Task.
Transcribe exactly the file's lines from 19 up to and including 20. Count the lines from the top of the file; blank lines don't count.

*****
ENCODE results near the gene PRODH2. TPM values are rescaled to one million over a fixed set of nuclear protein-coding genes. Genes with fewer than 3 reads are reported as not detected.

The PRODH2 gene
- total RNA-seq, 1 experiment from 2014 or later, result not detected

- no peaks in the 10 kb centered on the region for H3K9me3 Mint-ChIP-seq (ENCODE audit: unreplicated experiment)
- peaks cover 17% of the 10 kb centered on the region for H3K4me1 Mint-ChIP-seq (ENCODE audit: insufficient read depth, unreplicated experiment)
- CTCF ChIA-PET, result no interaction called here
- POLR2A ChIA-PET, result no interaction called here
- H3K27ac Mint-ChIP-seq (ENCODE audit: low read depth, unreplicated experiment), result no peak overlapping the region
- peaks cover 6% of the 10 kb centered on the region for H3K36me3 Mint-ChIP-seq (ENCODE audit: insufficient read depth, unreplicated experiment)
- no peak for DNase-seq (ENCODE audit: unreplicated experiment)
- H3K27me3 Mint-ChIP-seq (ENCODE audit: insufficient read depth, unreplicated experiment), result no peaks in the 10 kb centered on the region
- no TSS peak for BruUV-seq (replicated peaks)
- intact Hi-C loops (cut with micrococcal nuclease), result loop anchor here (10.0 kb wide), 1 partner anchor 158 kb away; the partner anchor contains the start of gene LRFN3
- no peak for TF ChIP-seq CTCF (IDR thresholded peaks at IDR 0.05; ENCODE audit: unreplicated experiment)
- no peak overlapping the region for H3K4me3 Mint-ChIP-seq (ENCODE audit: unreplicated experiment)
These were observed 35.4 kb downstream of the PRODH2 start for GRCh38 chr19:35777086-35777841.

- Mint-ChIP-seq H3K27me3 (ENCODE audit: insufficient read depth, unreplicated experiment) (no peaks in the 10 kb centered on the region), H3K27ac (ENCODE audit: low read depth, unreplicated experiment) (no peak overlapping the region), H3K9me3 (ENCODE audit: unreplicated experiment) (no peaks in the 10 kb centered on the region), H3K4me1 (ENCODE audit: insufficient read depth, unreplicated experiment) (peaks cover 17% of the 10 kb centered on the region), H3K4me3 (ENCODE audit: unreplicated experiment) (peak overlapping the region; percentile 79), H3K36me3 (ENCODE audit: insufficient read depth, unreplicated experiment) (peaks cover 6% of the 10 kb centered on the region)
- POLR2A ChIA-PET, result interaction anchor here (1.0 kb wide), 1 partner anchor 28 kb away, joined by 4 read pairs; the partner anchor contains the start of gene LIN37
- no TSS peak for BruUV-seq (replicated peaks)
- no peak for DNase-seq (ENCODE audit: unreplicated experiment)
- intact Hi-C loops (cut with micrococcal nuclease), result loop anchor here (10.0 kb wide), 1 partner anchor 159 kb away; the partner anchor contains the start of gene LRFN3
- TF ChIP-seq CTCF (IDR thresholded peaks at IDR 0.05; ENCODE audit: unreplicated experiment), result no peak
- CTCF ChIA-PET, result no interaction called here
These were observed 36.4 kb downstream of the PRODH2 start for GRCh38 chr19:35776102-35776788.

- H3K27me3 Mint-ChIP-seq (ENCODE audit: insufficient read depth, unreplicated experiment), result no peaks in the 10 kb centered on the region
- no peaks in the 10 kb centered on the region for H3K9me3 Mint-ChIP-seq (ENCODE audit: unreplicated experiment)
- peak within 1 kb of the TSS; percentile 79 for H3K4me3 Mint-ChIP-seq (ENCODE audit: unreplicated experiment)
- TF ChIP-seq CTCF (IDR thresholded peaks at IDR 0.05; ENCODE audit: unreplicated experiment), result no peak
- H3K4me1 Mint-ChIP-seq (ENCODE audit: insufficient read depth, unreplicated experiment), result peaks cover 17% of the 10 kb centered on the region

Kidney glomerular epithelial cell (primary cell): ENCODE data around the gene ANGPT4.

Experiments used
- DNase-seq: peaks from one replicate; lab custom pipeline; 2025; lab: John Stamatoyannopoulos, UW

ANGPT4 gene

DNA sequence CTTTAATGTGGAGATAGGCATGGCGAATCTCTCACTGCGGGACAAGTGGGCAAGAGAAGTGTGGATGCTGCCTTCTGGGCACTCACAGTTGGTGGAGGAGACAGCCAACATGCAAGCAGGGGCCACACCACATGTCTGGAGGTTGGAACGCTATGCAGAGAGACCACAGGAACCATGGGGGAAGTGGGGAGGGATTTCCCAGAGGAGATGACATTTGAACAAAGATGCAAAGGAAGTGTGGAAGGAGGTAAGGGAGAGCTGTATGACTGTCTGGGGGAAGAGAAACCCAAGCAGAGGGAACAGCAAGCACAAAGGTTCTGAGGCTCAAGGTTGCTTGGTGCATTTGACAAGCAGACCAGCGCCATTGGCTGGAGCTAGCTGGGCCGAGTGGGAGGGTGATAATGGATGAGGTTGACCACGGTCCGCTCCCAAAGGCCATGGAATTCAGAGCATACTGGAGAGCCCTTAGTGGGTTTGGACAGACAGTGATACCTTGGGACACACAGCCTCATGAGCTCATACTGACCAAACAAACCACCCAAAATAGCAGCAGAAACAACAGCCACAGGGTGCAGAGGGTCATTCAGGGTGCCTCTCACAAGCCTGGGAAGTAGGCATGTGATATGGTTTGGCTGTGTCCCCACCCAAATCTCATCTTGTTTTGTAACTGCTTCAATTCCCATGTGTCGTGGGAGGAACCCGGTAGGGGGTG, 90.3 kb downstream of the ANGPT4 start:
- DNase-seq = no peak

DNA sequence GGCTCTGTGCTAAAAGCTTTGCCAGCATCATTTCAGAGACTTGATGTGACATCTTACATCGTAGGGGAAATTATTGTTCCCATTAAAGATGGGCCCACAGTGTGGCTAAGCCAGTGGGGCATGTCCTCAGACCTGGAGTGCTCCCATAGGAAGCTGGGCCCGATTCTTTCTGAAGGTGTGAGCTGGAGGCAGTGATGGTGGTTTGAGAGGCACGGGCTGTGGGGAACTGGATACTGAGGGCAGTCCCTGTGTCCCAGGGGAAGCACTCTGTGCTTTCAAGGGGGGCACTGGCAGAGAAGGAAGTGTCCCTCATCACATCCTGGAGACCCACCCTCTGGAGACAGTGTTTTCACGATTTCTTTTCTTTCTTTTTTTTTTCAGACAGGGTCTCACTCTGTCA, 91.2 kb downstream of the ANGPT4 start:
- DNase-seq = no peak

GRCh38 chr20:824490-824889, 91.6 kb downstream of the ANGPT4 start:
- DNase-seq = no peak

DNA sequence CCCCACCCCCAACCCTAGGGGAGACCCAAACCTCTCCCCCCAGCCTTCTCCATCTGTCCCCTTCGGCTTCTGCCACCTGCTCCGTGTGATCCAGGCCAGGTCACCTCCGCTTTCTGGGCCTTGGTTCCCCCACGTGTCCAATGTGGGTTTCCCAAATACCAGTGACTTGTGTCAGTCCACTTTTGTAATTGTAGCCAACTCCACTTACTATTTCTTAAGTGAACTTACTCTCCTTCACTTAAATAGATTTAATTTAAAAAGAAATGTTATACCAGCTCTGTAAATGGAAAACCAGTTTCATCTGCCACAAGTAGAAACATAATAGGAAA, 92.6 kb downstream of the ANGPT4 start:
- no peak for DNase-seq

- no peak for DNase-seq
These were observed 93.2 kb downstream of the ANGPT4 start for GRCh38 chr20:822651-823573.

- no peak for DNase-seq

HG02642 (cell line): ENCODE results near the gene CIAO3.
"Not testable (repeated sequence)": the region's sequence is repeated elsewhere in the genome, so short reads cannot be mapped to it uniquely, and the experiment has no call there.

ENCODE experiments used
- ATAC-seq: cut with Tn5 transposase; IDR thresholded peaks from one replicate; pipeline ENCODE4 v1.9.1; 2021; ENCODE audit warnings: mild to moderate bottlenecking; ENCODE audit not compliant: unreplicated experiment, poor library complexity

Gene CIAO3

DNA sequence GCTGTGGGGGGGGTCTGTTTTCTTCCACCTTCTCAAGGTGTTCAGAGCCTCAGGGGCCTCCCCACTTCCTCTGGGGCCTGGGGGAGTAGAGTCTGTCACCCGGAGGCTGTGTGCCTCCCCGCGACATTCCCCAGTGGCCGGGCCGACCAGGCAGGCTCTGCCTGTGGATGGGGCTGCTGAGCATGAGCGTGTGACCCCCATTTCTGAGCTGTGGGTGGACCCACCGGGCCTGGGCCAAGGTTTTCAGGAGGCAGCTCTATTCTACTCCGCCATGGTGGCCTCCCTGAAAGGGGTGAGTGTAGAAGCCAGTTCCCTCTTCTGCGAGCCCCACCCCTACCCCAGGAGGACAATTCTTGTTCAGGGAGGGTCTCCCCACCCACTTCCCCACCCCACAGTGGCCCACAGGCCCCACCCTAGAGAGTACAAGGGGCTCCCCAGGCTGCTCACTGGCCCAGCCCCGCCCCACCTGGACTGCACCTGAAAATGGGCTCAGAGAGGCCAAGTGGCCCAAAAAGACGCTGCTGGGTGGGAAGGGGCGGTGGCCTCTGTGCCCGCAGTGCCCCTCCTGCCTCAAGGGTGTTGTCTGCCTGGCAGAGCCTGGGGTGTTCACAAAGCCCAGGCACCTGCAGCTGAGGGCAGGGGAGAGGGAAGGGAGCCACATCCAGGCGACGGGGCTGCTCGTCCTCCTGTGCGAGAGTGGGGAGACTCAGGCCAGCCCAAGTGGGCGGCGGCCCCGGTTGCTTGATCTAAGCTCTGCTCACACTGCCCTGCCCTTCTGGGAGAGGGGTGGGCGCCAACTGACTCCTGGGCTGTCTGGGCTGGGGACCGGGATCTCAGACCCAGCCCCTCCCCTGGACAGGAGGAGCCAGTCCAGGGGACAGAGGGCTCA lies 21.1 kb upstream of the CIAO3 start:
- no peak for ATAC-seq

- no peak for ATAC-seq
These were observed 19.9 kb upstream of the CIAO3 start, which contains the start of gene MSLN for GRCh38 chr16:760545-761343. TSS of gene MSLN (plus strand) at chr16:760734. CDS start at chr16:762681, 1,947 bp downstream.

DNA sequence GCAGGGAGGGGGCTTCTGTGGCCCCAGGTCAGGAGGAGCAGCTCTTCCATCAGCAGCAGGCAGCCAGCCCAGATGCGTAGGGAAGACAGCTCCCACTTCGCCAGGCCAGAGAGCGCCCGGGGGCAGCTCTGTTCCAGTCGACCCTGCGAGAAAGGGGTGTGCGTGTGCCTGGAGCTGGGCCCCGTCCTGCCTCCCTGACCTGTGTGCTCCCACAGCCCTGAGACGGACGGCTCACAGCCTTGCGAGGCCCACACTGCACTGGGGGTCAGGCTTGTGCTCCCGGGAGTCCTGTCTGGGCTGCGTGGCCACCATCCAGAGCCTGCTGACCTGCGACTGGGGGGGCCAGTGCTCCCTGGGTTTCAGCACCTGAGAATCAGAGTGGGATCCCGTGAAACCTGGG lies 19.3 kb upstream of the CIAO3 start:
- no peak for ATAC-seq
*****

- no TSS peak for BruUV-seq (replicated peaks)
- no peak for DNase-seq (ENCODE audit: unreplicated experiment)